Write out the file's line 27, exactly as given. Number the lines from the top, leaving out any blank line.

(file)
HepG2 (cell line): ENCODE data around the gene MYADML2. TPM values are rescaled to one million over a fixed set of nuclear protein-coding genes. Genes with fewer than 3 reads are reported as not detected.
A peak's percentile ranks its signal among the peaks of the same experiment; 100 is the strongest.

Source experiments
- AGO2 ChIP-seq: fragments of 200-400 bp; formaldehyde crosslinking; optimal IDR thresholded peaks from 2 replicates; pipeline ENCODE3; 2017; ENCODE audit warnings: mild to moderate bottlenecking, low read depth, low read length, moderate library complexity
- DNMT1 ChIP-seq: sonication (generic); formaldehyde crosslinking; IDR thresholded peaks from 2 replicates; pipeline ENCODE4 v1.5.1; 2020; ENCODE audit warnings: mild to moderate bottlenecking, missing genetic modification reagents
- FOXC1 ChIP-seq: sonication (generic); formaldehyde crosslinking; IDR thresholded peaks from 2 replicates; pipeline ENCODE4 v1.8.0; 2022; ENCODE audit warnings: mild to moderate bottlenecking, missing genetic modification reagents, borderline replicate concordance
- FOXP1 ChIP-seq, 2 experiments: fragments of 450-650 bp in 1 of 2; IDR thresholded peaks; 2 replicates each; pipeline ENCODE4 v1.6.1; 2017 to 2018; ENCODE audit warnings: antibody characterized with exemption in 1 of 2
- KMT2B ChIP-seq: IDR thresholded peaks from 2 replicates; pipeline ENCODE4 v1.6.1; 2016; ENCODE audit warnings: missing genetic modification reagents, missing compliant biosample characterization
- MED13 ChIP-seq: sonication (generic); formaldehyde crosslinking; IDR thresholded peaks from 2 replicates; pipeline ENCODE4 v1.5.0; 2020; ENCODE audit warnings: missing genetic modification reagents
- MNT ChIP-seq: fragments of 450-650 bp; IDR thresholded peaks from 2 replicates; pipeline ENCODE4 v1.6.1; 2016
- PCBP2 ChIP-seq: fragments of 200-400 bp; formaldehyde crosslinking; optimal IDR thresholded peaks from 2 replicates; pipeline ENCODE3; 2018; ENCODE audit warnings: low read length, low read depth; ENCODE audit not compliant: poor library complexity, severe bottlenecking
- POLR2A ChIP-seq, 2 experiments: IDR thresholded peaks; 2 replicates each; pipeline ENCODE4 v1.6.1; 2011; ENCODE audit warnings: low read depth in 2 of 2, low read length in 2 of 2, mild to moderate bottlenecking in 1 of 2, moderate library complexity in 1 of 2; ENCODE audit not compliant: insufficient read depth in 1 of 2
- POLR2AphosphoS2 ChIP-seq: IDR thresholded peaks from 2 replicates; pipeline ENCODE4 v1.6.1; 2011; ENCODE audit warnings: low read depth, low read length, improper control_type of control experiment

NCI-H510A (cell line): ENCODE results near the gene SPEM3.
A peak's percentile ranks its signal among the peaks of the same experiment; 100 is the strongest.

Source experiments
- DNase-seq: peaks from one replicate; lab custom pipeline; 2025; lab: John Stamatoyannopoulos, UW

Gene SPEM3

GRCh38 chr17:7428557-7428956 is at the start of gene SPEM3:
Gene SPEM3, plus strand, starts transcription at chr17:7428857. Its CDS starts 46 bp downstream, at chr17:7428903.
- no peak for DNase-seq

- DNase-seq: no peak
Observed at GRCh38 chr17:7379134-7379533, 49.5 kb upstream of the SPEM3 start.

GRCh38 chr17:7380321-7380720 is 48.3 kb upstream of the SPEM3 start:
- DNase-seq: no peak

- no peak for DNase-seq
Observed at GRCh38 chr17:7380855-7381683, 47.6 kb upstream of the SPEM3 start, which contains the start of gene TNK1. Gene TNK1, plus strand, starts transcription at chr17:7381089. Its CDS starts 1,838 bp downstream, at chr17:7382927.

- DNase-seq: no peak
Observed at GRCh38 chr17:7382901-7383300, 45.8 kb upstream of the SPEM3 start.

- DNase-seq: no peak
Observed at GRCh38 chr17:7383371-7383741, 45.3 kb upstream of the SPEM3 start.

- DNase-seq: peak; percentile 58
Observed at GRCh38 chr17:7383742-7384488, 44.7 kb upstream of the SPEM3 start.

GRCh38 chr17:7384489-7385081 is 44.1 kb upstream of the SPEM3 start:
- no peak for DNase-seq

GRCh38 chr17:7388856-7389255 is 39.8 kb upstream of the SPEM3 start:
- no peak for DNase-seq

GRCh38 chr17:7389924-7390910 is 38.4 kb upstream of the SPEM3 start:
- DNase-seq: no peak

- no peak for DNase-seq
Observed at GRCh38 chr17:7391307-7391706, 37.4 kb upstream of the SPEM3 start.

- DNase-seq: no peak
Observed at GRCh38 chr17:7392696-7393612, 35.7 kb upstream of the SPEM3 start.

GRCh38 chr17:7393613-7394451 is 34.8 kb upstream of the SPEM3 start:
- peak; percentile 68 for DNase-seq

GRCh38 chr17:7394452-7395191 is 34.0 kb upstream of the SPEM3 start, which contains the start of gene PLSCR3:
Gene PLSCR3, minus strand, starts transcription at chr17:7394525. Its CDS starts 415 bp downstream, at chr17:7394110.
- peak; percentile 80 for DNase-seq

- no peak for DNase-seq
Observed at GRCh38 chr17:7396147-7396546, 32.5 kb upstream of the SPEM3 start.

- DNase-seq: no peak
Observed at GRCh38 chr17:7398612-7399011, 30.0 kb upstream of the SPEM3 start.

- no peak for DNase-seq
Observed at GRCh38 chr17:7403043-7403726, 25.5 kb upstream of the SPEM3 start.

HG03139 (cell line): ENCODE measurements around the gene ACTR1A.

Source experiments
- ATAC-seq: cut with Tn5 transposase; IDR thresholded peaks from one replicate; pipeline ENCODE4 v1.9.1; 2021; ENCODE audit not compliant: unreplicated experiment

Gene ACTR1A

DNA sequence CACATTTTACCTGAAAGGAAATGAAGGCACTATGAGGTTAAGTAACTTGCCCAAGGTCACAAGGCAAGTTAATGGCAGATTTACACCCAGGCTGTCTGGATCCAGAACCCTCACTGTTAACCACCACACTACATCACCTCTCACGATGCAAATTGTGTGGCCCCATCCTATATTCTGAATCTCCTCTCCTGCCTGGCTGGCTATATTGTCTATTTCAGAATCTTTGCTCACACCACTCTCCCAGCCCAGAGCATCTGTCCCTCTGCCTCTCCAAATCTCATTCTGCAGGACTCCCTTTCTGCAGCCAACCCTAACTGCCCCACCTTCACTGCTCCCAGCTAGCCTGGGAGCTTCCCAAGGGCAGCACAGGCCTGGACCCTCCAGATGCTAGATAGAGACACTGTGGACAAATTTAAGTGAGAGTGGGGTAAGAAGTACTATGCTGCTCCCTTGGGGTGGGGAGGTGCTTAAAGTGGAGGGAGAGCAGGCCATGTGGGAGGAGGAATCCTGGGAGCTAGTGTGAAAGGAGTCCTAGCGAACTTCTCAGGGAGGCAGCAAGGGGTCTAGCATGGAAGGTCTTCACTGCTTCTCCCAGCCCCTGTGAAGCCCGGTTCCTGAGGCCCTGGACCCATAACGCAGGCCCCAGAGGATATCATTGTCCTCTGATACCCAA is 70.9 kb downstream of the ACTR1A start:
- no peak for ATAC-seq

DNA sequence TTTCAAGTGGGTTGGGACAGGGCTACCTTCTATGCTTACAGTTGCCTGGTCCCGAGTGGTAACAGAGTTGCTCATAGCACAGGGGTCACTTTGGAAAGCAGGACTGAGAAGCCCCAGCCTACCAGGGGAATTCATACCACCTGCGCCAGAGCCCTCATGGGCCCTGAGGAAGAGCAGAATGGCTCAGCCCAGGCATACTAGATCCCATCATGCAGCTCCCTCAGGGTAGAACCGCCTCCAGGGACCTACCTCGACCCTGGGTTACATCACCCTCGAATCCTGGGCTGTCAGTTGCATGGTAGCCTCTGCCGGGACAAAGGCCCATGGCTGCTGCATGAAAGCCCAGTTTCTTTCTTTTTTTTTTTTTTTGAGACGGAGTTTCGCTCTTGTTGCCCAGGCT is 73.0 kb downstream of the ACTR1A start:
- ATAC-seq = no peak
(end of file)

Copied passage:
Observed at GRCh38 chr17:7380855-7381683, 47.6 kb upstream of the SPEM3 start, which contains the start of gene TNK1. Gene TNK1, plus strand, starts transcription at chr17:7381089. Its CDS starts 1,838 bp downstream, at chr17:7382927.